In the years that followed, I found a number of people who resonated with this kind of thinking and who could find a way to support a woman’s right to choose, while, at the same time, holding on to the concept of abortion as an act that destroyed life in some form. They noted that society does, at times, sanction even the killing of human beings (during war, in self defense) and, thus, could envision abortion as a moral choice and one to be preserved for women needing to make that choice.
Active in the grassroots abortion access movement in the Boston area, I am also expecting my first baby in the spring of 2012. While I see absolutely no dichotomy in my activist and parenting roles, I have been asked a few times whether becoming a mother has softened my position on abortion rights, made me more empathetic to pro-life reasoning. My response: Far from it!
My decision to have children is situated within my unique context and personal needs and capacity. If anything, the hands-on experience with the ongoing physical, emotional and financial commitment needed to nurture another human being has only deepened my understanding of an incredibly complex and personal issue, as well as my appreciation of why some decide to terminate their pregnancy and others, despite the many and different challenges, carry theirs to term.
When we are at a loss for words, drawing on other eloquent voices in the reproductive justice movement can help get the discussion started.
For starters, here are a couple such individuals:
Dr. Garson Romalis, a Canadian abortion doctor, whose speech on January 25, 2008 at the University of Toronto Law School Symposium is well worth reading. Dr. Romalis had been physically attacked — shot and stabbed, on two different occasions six years apart — and remained deeply committed to providing abortion services throughout his long career.
At the close of his speech, he wanted to describe “one last story that I think epitomizes the satisfaction I get from my privileged work.” He continued, “Some years ago I spoke to a class of University of British Columbia medical students. As I left the classroom, a student followed me out. She said: ‘Dr. Romalis, you won’t remember me, but you did an abortion on me in 1992. I am a second year medical student now, and if it weren’t for you I wouldn’t be here now.'”
Lynn Paltrow, executive director of National Advocates for Pregnant Women, offers many compelling insights in, for example, “Missed Opportunities in McCorvey v. Hill: The Limits of Pro-Choice Lawyering,” (pdf) in the New York University Review of Law & Social Change in 2011, or “Long-Term Policies, Long-Term Gains,” (pdf) in Conscience in Winter 2006-2007.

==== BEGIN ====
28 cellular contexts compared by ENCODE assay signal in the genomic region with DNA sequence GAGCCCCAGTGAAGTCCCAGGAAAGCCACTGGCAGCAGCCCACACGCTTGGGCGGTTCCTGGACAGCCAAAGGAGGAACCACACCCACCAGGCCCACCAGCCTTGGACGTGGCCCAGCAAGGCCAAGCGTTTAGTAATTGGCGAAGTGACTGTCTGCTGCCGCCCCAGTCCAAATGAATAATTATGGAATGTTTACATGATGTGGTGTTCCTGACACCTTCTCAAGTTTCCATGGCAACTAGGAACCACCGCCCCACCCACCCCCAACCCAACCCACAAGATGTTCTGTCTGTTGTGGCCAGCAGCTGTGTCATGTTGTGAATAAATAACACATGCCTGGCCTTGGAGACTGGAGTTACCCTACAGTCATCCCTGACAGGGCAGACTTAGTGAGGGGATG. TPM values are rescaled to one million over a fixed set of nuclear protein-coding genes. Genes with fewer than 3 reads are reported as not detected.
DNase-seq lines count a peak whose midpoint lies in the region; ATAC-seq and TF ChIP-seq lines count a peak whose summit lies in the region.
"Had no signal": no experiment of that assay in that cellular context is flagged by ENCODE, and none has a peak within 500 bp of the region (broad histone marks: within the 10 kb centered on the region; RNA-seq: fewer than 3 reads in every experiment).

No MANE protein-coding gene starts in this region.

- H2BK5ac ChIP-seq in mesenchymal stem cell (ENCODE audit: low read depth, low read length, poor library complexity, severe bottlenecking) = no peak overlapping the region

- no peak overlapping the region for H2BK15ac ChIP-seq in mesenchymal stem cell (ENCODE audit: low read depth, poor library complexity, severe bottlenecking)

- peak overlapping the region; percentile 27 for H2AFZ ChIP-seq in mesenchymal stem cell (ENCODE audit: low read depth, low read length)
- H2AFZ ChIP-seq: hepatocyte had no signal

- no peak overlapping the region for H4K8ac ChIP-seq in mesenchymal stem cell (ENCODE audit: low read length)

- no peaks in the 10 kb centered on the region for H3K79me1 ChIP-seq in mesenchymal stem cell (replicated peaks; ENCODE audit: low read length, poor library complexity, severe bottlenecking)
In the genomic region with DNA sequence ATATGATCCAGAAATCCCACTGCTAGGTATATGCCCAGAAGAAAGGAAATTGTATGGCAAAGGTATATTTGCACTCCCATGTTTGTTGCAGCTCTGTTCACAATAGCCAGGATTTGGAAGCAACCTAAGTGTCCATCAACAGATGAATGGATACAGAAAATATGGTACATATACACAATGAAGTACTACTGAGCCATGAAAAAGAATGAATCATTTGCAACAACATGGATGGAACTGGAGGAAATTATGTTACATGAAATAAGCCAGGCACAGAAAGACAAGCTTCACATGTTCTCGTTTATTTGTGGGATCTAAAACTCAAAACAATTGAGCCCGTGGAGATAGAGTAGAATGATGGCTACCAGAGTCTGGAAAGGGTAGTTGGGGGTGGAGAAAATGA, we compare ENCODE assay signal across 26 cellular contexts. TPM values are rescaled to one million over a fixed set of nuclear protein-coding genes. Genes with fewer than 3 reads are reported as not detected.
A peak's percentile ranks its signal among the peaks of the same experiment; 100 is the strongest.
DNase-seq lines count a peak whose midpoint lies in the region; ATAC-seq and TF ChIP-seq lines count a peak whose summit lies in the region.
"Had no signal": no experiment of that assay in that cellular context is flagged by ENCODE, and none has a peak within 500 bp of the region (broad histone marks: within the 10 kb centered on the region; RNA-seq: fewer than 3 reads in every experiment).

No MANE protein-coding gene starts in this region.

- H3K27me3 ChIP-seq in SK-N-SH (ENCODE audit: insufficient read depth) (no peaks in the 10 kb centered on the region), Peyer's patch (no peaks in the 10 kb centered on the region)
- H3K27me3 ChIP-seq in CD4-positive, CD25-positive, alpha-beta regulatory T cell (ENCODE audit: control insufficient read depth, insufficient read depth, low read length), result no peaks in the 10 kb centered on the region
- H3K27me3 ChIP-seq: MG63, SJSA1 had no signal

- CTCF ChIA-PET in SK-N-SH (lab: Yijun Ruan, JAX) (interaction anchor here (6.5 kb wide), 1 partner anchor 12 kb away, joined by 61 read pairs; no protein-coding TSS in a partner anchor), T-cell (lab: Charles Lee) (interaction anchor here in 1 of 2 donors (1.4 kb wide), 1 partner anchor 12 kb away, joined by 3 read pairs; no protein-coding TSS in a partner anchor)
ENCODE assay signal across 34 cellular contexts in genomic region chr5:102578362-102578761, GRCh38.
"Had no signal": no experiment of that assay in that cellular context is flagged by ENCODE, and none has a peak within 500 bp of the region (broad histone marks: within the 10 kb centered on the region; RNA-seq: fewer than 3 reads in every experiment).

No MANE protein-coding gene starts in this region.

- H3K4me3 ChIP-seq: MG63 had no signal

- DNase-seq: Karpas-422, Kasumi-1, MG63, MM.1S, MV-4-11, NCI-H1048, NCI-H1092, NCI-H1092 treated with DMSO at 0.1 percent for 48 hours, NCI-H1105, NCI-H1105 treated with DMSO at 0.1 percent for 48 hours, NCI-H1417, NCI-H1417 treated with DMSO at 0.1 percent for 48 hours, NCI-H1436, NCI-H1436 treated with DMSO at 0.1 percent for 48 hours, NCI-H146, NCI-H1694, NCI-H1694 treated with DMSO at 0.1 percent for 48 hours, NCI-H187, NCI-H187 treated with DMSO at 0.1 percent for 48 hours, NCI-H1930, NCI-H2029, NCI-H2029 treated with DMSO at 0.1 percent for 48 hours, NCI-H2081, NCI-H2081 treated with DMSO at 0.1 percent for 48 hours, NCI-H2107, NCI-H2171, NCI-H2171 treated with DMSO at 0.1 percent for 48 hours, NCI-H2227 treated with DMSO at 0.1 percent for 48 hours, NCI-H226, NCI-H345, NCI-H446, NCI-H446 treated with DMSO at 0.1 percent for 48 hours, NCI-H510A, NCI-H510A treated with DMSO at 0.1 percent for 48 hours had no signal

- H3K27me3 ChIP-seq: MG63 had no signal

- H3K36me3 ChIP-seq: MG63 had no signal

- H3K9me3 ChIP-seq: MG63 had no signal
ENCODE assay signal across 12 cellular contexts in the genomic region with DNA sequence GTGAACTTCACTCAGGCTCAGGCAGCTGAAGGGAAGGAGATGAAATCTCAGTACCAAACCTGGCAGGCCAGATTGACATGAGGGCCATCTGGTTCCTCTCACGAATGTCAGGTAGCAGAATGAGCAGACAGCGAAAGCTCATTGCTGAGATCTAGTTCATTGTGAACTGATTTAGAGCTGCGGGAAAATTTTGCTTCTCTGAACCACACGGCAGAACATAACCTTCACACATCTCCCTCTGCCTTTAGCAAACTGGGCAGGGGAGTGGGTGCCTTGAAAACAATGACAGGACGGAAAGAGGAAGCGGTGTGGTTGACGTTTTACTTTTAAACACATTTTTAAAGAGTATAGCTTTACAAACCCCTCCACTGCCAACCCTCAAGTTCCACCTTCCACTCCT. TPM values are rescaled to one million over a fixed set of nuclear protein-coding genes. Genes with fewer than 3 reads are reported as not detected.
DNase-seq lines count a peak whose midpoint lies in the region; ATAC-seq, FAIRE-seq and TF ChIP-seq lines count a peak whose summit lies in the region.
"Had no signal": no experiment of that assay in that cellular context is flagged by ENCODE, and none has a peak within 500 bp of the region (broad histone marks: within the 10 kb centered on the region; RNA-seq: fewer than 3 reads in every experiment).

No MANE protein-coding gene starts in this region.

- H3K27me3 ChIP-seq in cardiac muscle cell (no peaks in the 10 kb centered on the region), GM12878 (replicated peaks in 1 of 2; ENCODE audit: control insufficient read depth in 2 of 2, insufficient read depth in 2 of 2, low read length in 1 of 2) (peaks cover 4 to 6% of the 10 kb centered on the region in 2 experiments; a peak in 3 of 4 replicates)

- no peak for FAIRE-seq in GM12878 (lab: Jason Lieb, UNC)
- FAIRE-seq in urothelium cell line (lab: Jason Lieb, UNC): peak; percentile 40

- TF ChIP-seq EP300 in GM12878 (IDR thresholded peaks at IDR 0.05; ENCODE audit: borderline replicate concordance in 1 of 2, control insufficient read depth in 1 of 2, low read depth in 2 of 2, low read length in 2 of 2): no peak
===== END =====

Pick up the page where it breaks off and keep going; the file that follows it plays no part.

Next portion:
In the latter, Paltrow writes: “those who defend the right to choose abortion often frame their defense in terms of protecting Roe v.Wade and access to abortion services. But far more than Roe and abortion is at stake. The health, dignity and human rights of all pregnant women are threatened by anti-abortion and fetal rights laws. Such laws create the basis not only for outlawing abortion but also for forcing women to have unnecessary Caesarean sections, for banning vaginal births after Caesarean sections and for treating pregnant women with drug, alcohol and other health problems as child abusers before they have even given birth.”
It also helps to be prepared for contentious conversations with compelling arguments and facts.
Anti-abortion advocates often use dangerous and misleading approaches to restrict access to abortion and birth control, and having a counter argument ready goes a long way. This misinformation runs the gamut — from claiming that the emergency contraception or morning-after pill (Plan B) is the same as the “abortion pill” to asserting that feticide laws, now existing in about 38 states and on the federal level, protect pregnant women, when in reality they are frequently used against pregnant women, especially those who may have used drugs during a pregnancy.
Converting Our Energy
When we gain ground by changing hearts, minds or policies, we have to ensure it translates into action — securing real and affordable access to birth control and abortion for women and girls.
While we have a long way to go before reproductive justice is a reality for everyone, the looming possibility of an anti-choice administration (and all that this would entail) has serious implications for women and girls in the U.S. and, through policies that restrict the use of U.S. development aid overseas, women and girls around the world. Your voice is important.
Our goals are substantial and clear. We need to become involved — to educate one another and ourselves on the nuances of abortion rights and access; defend the fast dwindling numbers of abortion clinics and abortion providers nationwide; express our outrage when they are attacked and vilified; demand greater and equal access to all reproductive health services including affordable and safe birth control and abortion care; counter misleading and dishonest anti-abortion propaganda and hold the people behind these tactics accountable for their actions.
Doing this effectively will require creativity, tenacity and abiding respect of all women’s realities and circumstances. We’re up for the challenge — are you?